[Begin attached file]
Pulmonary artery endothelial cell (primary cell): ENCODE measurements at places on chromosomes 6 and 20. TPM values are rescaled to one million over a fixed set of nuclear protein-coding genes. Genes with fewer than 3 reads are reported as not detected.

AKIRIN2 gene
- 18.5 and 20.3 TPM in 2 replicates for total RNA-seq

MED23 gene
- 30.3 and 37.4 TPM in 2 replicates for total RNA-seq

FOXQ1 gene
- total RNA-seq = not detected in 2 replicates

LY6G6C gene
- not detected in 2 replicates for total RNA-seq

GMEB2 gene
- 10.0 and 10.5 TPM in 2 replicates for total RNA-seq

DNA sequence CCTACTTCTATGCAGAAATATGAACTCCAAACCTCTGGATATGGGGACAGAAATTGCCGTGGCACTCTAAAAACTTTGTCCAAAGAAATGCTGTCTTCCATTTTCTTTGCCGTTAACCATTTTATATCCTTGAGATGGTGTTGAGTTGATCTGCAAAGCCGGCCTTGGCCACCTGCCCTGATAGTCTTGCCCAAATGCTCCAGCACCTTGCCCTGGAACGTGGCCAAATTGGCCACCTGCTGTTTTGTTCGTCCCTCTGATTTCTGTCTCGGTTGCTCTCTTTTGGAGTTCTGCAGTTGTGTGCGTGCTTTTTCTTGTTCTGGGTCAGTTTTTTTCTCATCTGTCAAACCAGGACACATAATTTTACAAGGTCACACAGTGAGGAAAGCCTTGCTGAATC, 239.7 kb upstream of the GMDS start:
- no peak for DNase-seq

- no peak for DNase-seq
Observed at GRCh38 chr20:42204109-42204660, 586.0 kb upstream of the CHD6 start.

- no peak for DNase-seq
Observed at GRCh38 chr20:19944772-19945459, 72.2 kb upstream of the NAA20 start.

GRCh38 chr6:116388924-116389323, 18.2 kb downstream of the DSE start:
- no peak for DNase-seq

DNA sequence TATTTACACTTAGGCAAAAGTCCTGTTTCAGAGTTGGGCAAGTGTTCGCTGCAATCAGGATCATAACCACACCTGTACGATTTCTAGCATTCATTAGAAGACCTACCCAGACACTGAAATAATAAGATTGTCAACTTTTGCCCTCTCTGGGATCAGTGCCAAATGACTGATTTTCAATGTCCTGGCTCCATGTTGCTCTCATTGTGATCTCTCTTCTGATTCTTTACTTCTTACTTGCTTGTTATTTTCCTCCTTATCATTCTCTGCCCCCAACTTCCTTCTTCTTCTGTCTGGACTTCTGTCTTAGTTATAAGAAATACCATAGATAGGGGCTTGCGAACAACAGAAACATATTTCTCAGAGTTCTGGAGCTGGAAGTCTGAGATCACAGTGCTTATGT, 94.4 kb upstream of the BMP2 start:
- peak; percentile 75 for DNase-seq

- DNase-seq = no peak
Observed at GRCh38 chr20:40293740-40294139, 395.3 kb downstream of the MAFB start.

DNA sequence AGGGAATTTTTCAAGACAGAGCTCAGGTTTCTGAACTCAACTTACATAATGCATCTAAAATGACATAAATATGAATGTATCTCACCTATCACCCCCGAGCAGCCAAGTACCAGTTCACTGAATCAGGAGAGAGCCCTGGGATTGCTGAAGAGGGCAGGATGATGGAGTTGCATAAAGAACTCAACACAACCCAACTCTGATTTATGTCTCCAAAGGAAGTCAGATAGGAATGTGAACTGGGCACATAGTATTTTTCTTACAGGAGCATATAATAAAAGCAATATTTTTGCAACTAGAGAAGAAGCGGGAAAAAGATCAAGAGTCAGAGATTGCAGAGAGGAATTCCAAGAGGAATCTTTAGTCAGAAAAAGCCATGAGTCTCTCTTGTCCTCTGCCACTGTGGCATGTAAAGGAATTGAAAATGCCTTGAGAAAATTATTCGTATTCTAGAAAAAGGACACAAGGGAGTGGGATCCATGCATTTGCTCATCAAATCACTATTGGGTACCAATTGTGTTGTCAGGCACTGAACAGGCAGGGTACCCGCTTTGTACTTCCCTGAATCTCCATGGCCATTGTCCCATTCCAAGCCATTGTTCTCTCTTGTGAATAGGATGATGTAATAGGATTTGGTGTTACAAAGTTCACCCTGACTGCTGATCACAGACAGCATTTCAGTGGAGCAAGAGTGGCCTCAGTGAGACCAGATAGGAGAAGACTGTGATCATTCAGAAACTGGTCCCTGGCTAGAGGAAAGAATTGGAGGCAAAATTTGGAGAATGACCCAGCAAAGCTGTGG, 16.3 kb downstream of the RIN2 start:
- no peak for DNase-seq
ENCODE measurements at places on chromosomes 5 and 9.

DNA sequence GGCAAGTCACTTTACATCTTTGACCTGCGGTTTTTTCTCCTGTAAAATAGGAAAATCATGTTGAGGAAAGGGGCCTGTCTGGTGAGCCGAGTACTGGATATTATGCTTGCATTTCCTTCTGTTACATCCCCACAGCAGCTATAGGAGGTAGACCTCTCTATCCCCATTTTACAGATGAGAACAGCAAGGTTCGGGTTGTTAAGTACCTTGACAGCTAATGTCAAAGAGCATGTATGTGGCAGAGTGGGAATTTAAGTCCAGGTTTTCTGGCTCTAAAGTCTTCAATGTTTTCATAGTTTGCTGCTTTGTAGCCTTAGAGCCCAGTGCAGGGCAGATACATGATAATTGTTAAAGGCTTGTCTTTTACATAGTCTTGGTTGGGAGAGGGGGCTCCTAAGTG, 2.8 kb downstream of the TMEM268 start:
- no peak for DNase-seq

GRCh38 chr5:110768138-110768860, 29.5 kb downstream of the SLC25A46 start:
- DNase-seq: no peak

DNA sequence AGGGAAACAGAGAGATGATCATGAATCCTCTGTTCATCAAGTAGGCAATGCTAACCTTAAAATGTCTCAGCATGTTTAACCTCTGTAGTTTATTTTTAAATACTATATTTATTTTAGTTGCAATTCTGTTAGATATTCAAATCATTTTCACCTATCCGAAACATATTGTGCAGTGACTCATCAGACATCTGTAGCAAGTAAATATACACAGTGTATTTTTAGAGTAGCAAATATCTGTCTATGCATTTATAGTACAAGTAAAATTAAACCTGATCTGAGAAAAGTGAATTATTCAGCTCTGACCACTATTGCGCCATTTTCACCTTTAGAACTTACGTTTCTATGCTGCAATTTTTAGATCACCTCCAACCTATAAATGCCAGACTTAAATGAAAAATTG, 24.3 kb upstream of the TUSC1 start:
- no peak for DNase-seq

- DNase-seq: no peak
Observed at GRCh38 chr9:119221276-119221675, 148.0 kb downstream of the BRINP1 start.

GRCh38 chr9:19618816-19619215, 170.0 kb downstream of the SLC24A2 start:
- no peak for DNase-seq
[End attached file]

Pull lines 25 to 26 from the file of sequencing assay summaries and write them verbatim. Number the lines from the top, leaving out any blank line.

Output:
- no peak for DNase-seq
ENCODE measurements at places on chromosomes 5 and 9.